Having recently been a noob myself I figured I’d let other new folk into what I’ve discovered about various response types. (Response is the grippy bit in the yoyo designed to catch the string and return it to your hand.)
I grew up with Duncan imperial promo yoyos (coke, sprite etc) which were thin and had with a wooden axle and (if any) starburst response. Thin yoyos designed for looping tricks. Starburst response developed with these yoyos. To understand why you gotta understand how they were built.
A wooden axle is very slipery when running fast, so if your string is loose you can sleep for a while. That’s because the axle is porous (ie. the grain of the wood means only the bumps are in contact with the string reducing friction… though the wood powder helps lubricate too.) A side effect of the grain of a wood axle is that it becomes more responsive (wants to return) the slower it spins. This is a good thing, as less spin means the yoyo wants to die.
Starburst response was an evolution of wood axles. Putting raised bumps around the axle on the yoyo sides gave the string something to grip for a return, which had similar qualities to wood. Namely, that slower spins were more responsive.
Then bearing yoyos and unresponsive play happened. Gaps widened and the whole idea of yoyoing changed.
In an unresponsive yoyo you generally wish that it’ll spin as long as possible, which means keeping the string away from the response.
The extreme version of this is recessed silicon. This is sticky stuff that sits in the groove of the yoyo and waits to be touched by the string (which will only happen if you manage to “bind” a whole lot of string into the yoyo to fill the wide gap.) Like some fancy sports car, it’s high performance, but unforgiving. Recessed silicon (though popular) binds least secure when the yoyo is slow. Starburst lasts nearly forever, but if you don’t like it, you’re stuck with it. (Eventually it’ll wear out and you’ll have to replace the yoyo… but this takes a loooong time.)
Duncan worked on friction stickers, kindof a half-way point between starburst plastic and recessed rubber/silicon. Friction stickers give a great response which shares the good qualities of silicon and starburst, but wear out quickly, (and require time to wear in to play best. Friction stickers are described as “great but short lasting”.)
Between recessed silicon and friction stickers, there’s endless varieties of pads (thicker chunks of rubber or silicon.) These give a whole spectrum, between onedrop (who’s deep “flowgroove” pads are almost identical to silicon) to the many standard cbc pad yoyos, which are not unlike friction sticker response. Pads are usually described as “slippery till they’re worn in”… then eventually wear out and need replacement. Most pads last a lot longer than friction stickers - the thicker ones almost forever.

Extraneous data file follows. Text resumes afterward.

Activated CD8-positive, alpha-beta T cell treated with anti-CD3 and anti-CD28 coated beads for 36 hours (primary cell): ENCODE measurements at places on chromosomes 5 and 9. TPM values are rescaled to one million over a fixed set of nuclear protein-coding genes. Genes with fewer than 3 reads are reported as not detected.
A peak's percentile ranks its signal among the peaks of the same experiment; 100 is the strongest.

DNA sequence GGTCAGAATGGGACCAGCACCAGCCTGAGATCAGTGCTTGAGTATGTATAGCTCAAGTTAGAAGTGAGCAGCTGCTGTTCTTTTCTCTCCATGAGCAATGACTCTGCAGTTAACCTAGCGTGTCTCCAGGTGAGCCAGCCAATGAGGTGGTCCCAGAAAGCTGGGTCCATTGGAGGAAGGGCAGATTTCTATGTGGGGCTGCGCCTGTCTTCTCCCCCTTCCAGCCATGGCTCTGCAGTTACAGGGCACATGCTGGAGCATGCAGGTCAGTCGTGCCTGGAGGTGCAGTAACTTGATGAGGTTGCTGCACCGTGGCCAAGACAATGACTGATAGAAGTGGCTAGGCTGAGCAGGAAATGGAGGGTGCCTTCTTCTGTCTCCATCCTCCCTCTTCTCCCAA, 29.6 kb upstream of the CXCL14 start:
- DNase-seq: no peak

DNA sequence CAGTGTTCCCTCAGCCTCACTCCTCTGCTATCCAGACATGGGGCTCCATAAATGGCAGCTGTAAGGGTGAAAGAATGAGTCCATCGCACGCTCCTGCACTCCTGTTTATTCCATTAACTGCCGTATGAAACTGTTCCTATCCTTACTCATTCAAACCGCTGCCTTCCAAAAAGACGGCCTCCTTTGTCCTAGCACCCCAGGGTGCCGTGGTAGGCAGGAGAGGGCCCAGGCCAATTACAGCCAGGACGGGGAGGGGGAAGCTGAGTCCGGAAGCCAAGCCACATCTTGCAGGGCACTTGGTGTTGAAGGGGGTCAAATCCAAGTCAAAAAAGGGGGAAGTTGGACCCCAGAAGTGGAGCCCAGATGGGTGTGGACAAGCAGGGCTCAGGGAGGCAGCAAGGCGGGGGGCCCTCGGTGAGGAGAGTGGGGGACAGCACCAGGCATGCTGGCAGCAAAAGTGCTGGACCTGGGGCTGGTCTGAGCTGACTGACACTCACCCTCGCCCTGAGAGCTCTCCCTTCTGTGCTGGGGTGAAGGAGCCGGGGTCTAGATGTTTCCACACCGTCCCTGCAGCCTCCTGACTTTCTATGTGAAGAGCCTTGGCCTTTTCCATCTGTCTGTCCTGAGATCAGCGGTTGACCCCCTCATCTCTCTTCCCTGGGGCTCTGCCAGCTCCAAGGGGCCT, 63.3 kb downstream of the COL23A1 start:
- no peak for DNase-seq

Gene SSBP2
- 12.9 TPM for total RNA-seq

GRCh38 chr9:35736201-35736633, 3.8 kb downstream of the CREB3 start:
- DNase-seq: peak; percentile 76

A third approach, using rubber orings (common in yoyojam yoyos) was also tried. These little rubber (or silicon) donuts stick out from the yoyo plane and are ready to grip the string when enough lands in the gap. Somewhat like starburst they’re always there. They make for a more responsive yoyo… but with a twist. An o-ring yoyo will play very unresponsive… until it binds… then it will bind very tight. If that plays well for you, or if it means lots of cracked knuckles, depends on your style. O-rings last a long time, they’re an either “on or off” response, which takes a while to wear in, and lasts nearly forever. (Most o-ring yoyos can be modded with flowable silicon easily.)
Between all these approaches, yoyojam (and many modders) have mixed response types. Usually this means o-ring vs. starburst. This gives you the best qualities of both - positive binds at low rpm etc.
If you’re new…
You’ll probably want to start with a moddable responsive yoyo. Starburst response will work well for you… if you end up being a looper it’s all you’ll need. Hybrid response (cheap yyj) or o-ring will grow with you. For the price of some flowable silicon you can mod an o-ring yoyo for unresponsive play at a later date. Completely unresponsive (protostar etc) are not generally good learning yoyos. Walk before you run.
Whatever yoyo you have though you can modify the response (at a price) by applying thick lube to the bearing. You’ll reduce spin time but make your yoyo more manageable. You can always clean your bearing later if you wish to do unresponsive play.
Well I hope this may have demystified things a bit. Here’s some yoyos to try with each style response:
Starburst yoyo: YYF Velocity, etc.
Hybrid yoyo: YYJ Dark Magic (old version), Speedmaker, Hybrid Hitman etc
O-ring: YYJ Lyn Fury, Mini Motu, Revolution, X-ConVict, Hitman etc
Pad response: Dark magic II, Protostar, PGM, many metals, etc.
Almost silicon response: Any recent onedrop, eg. Y-factor, dingo (undersize) etc (These are thick pad yoyos and which can take flowable silicon.)
Silicon response: YYJ Legacy, Severe, most other metals, etc.
(These lists are very subjective and just there for guidance. Do your own research and ask around on the boards for other recomendations. Starburst, hybrid and o-ring generally start responsive. Pads can be responsive or unresponsive depending. Anything approaching silicon will generally be unresponsive and require you to learn binds before you have much fun.)
If you’re into looping yoyos, you’ll just have to check reviews. Your size, weight distribution and yoyo shape preferences may vary…